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Still shot from the movie: The Babysitters Club.

The Babysitters Club

Based on a popular book found in most elementary schools, The Babysitters Club revolves around a group of seven girls who decide to make some money over the summer by providing child care services for desperate parents. Get the movie review and more. »

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Overall: B+
Violence: A-
Sexual Content: A-
Language: A-
Drugs/Alcohol: --
Run Time: 94
Theater Release: 18 Aug 1995
Video Release: 15 Sep 2003
MPAA Rating: G
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How many girls does it take to change a diaper? Don't expect to find the answer in The Babysitters Club, because in the fanciful world of these seven girls, diapers never get changed. But aside from these small concessions, this G-rated movie can provide a fun experience for younger family members, especially girls.

The story, based on a popular book found in most elementary schools, revolves around seven girls who form a club that services desperate parents in need of babysitters. Summer is around the corner, and Kristy (Schuyler Fisk), the leader of the club, decides that running a day camp would be a great way to earn some extra money over the summer. However, even in this land of nice houses and huge back yards, all is not well, especially when Kristy's dad (Peter Horton) appears (her mom is remarried) and tells Kristy to keep his arrival in town a secret.

The girls claim they never have had an argument, but when Kristy only confesses her father's appearance to her best friend, tensions start to build and that's what gives this movie its greatest asset: The girls learn to work together to keep their business commitments even though their leader is preoccupied. To bring some romance into the picture, the girls manage to recruit a couple of love struck boys to assist with the daycamp, allowing for some important (and appropriate) relationship building moments, including the all important "first kiss."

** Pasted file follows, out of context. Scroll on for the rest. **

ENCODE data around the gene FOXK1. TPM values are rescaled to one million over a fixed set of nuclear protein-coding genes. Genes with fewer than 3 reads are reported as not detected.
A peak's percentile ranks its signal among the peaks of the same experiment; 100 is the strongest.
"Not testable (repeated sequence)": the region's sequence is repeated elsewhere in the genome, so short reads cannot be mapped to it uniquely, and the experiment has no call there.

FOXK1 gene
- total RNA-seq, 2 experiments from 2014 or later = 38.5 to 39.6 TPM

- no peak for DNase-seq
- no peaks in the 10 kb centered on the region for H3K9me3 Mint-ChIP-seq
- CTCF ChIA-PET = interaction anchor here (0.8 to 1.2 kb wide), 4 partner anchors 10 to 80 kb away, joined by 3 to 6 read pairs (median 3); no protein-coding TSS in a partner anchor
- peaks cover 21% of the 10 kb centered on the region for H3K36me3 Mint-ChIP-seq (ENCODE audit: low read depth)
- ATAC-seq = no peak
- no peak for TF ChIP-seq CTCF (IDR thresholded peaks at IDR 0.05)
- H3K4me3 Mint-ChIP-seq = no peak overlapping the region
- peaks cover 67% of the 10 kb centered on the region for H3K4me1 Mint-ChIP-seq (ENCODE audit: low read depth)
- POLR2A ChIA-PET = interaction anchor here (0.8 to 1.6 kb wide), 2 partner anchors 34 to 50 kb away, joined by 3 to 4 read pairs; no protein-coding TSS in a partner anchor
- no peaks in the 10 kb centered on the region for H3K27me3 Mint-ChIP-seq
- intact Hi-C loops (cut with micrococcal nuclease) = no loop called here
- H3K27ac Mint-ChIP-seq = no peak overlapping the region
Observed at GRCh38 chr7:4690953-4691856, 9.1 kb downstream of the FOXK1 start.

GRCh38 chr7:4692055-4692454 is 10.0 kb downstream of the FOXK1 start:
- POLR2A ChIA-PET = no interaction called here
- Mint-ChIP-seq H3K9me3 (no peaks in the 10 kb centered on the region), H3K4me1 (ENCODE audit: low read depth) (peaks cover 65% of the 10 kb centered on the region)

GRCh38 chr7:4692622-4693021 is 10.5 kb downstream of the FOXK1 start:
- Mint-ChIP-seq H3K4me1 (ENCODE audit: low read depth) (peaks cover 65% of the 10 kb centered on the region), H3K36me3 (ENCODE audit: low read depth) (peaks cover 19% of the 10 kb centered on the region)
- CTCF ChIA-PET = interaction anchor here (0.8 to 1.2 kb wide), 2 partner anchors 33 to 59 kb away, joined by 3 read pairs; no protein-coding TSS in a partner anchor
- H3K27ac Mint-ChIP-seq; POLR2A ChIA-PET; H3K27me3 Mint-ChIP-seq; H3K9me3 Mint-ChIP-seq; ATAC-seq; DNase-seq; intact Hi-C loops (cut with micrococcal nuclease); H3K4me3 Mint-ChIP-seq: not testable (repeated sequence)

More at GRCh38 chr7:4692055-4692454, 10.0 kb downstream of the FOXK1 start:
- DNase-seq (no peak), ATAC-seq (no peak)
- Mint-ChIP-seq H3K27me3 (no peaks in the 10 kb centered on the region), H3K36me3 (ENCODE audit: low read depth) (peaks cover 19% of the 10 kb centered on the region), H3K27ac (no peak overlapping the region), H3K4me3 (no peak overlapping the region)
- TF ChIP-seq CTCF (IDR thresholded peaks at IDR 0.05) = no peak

My only complaint is that parents seem lost in the crowd, and the movie doesn't include a happily married couple that hasn't already been through a divorce. Some children may have a difficult time relating to the characters in this movie, all of whom appear to come from wealthy families and wear nice clothes even when they are taking care of "dirty" children. Yet, I must be grateful for a good family movie that provides some fun entertainment. Encourage your children to read the book as well. They will enjoy spotting the differences between the two versions.

The Babysitters Club is rated G:

Cast: Brooke Adams, Bre Blair, Ellen Burstyn, Rachael Leigh Cook.
Studio: 1995 Columbia Pictures

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About the Reviewer: Rod Gustafson

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